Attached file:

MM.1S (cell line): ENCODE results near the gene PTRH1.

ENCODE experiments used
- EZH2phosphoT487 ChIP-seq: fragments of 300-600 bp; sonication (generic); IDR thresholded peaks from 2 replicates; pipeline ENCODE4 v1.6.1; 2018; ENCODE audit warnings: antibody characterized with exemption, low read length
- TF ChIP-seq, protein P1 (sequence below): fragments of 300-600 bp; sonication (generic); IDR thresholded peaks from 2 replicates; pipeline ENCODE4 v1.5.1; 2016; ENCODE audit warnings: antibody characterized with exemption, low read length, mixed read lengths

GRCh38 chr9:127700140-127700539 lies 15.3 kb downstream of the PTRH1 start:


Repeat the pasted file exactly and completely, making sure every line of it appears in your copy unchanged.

MM.1S (cell line): ENCODE results near the gene PTRH1.

ENCODE experiments used
- EZH2phosphoT487 ChIP-seq: fragments of 300-600 bp; sonication (generic); IDR thresholded peaks from 2 replicates; pipeline ENCODE4 v1.6.1; 2018; ENCODE audit warnings: antibody characterized with exemption, low read length
- TF ChIP-seq, protein P1 (sequence below): fragments of 300-600 bp; sonication (generic); IDR thresholded peaks from 2 replicates; pipeline ENCODE4 v1.5.1; 2016; ENCODE audit warnings: antibody characterized with exemption, low read length, mixed read lengths

GRCh38 chr9:127700140-127700539 lies 15.3 kb downstream of the PTRH1 start: